Formula 1 is a sport where time plays a crucial role in deciding the winner. The margins by which races are won or pole position is secured is miniscule. Sometimes, even by thousands of a second. It’s aÂ blink-and-you-miss-it affair.
Since refuelling has beenÂ banned in F1, the pit stops for tyre changes play a pivotal role in every team’s race strategy. How crucial is it then to get a pit stop right? Very crucial.
Now, getting a pit stop correct demands precision, speed and accuracy. F1 teams employ some of the best pit crews in the world. They train for hours, even off season, to shave precious milliseconds off the time that the car is stationary in the pit box. But recently, during the Formula 1Â 2016 European Grand Prix in Baku, the Williams F1 team set a new benchmark.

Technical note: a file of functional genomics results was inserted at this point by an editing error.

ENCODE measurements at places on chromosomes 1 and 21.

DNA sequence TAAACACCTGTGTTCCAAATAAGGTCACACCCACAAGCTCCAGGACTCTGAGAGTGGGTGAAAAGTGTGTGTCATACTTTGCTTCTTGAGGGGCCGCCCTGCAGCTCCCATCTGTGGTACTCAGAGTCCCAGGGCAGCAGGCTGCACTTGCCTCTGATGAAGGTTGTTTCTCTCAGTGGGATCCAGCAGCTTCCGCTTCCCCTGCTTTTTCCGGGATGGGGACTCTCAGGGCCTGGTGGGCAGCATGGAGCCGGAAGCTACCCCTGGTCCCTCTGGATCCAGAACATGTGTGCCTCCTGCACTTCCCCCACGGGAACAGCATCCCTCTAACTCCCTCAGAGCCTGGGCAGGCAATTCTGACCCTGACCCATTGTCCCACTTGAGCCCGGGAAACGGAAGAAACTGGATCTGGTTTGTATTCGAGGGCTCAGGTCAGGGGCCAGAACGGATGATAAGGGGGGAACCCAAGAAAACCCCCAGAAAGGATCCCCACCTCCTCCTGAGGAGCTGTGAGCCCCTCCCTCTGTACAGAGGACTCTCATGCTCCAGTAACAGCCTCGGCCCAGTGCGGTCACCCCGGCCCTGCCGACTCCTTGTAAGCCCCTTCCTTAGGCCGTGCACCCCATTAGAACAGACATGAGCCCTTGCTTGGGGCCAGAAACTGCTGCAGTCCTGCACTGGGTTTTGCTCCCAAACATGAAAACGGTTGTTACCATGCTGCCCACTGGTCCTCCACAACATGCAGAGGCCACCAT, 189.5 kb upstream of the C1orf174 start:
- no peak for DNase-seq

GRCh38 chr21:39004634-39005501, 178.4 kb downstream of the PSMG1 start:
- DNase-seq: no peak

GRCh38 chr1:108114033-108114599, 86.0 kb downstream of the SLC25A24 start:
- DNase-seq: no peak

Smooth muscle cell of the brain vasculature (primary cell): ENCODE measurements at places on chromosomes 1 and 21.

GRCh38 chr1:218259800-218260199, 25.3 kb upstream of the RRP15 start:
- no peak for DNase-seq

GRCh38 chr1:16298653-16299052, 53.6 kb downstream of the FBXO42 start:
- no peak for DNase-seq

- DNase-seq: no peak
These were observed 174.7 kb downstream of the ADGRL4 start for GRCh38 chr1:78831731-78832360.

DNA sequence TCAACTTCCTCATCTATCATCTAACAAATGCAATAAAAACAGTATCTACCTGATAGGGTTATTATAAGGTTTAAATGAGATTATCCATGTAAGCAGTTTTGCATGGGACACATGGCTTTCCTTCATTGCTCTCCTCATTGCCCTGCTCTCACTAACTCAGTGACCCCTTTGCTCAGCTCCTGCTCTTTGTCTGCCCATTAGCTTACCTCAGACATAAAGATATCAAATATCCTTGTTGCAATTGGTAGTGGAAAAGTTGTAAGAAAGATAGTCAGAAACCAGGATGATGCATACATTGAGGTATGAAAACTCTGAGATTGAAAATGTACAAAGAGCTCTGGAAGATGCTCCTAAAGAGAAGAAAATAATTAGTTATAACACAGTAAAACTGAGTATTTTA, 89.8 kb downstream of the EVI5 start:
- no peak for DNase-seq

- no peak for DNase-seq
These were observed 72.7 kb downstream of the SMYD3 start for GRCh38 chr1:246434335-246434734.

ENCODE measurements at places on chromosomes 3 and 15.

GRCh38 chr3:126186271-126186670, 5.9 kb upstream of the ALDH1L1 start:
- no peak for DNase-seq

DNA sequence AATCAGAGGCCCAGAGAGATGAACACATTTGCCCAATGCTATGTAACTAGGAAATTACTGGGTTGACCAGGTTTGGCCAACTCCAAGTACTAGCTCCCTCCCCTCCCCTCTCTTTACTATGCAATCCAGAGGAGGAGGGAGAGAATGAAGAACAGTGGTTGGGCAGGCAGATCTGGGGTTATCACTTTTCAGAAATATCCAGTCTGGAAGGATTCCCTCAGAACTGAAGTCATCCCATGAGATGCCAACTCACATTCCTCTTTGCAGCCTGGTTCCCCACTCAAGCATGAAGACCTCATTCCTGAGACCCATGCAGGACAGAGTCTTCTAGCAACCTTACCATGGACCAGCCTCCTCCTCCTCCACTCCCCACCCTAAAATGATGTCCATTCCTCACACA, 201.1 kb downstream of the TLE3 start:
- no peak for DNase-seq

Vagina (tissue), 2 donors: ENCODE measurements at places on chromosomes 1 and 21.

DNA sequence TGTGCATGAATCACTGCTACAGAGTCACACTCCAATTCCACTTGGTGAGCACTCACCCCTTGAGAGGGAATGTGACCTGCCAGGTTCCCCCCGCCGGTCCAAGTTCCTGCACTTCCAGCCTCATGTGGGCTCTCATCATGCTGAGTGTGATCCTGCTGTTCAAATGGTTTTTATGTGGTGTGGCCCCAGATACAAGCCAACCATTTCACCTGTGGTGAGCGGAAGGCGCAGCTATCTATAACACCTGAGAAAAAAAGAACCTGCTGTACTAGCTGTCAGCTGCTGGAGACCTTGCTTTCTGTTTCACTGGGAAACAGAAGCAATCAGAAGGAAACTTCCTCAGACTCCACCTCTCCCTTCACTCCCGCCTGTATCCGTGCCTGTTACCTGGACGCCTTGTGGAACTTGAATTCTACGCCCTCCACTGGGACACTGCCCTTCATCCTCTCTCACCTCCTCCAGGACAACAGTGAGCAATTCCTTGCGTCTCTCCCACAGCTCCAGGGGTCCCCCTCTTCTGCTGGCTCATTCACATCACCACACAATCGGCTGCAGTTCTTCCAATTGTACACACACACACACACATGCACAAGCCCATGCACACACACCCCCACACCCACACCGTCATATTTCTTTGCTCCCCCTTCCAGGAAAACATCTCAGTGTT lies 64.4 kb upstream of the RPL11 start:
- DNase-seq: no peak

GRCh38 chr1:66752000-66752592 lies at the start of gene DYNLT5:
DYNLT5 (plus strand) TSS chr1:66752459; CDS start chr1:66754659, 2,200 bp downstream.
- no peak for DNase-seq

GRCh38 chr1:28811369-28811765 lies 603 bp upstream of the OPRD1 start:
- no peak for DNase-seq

Felipe Massaâ€™s pit crew set a blazing quick pit stop time. The Williams FW38 was stationary for a mere 1.92 seconds only. Thatâ€™s the quickest F1 pit stop ever! So, how did they do it?
Watch the video carefully and youâ€™ll notice how each member is ready and in position, long before the car is in the pit box. Massa dives into the pits while being inch perfect with where the wheels are pointing and his braking marker. (Note the fluorescent boards that are held by the guys who remove the front wheel)
The moment the car is stationary, the crew with the front and rear jacks, hoist the car and almost simultaneously, the men with the wheel gun, unscrew the nuts. (At each wheel there are three men. One wheel gun man, one person to take the wheel out and and one to fit the new tyre)
Once the new wheel is on, and wheel nut is secured, the men drop the car and Massa drives off. It’s over in a flash!
Formula One pit stops, these days, on an average take a little over two seconds. Undercutting that then is quite an achievement.